“This could be a breaking point.” So said one teenager protesting outside the White House yesterday, joined by hundreds of students and adults calling for gun control in the wake of last week’s school shooting. In response, the White House announced that President Donald Trump, normally a vocal backer of the NRA, would support strengthened background check legislation. Meanwhile, swarms of Russia-linked automated Twitter bots have been tweeting about gun control and conspiracy theories about the Florida shooting, in what’s seen as an attempt to divide Americans further.
The Presidential Daily Brief
He needs a win. President Trump and former rival Mitt Romney have a troubled past: The former Massachusetts governor called Trump a “fraud” during the 2016 primary campaign, while Trump said Romney “choked like a dog” in his loss to Barack Obama in 2012. But yesterday Trump tweeted an endorsement of the businessman’s campaign to replace retiring Utah Sen. Orrin Hatch. Romney, who’s expected to win the seat easily, is likely to continue challenging Trump’s agenda. He promised to “call ’em like I see ’em” when he disagrees with the president in the future.
Is it too little, too late? Anti-Brexit campaigners are launching a six-week publicity blitz aimed at the country’s Leave-voting regions ahead of a parliamentary vote on whether Britain wants to remain in the EU’s customs union, which could soften Brexit’s predicted economic blow. Some evidence suggests pro-European forces are gaining more grassroots acceptance. Meanwhile, Brexit minister David Davis promised Britain won’t become a lawless “Mad Max-style world,” though it’s unclear how he’ll negotiate EU acceptance of U.K. regulations outside the customs union.
They’re dividing to conquer. Part of the drugstore chain is already being sold to Walgreens, but Albertsons may pick up the rest of the company, which would create a corporation worth around $24 billion, with revenue of $83 billion. The government previously blocked Rite Aid’s attempt to sell itself entirely to Walgreens. Executives at Rite Aid and Albertsons said they’re joining forces to compete with Amazon and Walmart, both massive players in the online space who have been scaling up and muscling out medium-sized competitors.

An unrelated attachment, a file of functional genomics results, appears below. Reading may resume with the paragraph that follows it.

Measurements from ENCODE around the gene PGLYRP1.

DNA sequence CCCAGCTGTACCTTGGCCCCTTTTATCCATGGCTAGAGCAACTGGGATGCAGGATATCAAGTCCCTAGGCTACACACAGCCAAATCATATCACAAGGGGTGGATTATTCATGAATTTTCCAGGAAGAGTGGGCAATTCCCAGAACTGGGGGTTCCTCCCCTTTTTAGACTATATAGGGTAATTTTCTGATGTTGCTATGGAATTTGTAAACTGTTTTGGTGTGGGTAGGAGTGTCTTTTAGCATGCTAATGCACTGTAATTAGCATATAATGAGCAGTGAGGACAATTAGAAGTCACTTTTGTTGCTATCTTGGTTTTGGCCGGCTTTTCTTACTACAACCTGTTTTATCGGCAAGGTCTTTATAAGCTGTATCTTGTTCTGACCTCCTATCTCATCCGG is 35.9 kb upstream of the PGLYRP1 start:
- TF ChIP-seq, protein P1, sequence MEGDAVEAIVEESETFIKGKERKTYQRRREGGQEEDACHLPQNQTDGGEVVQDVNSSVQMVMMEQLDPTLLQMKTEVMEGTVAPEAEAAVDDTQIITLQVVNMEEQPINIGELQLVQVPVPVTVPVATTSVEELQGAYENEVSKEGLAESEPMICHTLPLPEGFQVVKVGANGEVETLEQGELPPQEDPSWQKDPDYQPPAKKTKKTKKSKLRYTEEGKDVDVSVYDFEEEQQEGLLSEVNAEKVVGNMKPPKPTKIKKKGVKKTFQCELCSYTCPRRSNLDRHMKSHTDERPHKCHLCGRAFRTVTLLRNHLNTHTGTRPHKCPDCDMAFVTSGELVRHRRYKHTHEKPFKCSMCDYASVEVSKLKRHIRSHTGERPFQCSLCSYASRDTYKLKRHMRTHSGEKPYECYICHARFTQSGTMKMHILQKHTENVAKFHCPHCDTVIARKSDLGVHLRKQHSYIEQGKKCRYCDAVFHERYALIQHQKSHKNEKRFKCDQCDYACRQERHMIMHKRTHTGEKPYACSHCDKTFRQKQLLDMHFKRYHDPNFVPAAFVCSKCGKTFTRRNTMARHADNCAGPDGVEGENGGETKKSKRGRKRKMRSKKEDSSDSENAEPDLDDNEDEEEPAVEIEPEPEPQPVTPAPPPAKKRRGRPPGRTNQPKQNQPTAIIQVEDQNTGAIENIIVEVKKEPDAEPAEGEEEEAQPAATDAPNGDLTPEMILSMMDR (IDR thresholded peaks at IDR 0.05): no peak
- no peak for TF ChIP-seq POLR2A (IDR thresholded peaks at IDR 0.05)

They’re getting in the game. Unglamorous and typically overshadowed by flashier races, these state contests could tip America’s balance of power. Secretaries of state have sway in setting election rules, allowing them to purge voter rolls, investigate fraud, allocate resources to polling places and redraw district lines after a census. Republicans have long been paying attention: They control the post in 30 states, leaving Democrats playing catch-up. Now secretary of state candidates are attracting millions in fundraising, and with razor-thin margins in some states, the winners could change history.
He’ll grin and bore it. Last year Elon Musk tweeted that he’d gotten verbal permission to dig a tunnel for the Hyperloop, his planned high-speed transit system. Officials quickly denied the report, but the capital city has now granted a preliminary permit for a location that could eventually become a station on an imagined New York City-to-D.C. line, with pods whisking passengers along at 800 mph. While the permit is only for initial excavation, D.C. officials say they’re “open to the concept” of the Hyperloop.
Blood will tell. British researchers say they’ve discovered a link between autism spectrum disorder and damage to certain proteins in blood plasma, allowing them to develop a diagnostic test that’s far more accurate than current predictors. At least one in 68 children in the U.S. has ASD, which can cause a range of behavioral issues. While the original study tested only 69 children, the researchers — who hope their work can help identify the causes of autism — are aiming to expand to bigger studies and younger participants.
It’s the music of the little plastic spheres. To celebrate today’s Lunar New Year, New York City’s famous orchestra, led by Chinese conductor Long Yu, will debut an unusual instrument: pingpong balls, played by U.S. singles table tennis champions Ariel Hsing and Michael Landers. They’ll feature in “Ricochet,” a concerto by Andy Akiho, written for “pingpong, violin, percussion and orchestra.” The Lincoln Center performance will also include traditional Chinese dances and a chorus of Chinese farmers — who have never appeared outside of China — taking part in Beethoven’s “Choral Fantasy.”
She had a Games plan. American Elizabeth Swaney, competing for Hungary in the women’s halfpipe, left spectators confused when she performed no tricks during her run in Pyeongchang. The Harvard grad reportedly got to the Olympics by self-funding her way to 13 qualifying competitions and staying upright, though generally placing last. While some are calling her system-gaming a scam, others see perseverance — and the sport’s governing body is considering rule changes so this doesn’t happen again. Meanwhile, Norway leads the medal count with 28, 11 of them gold.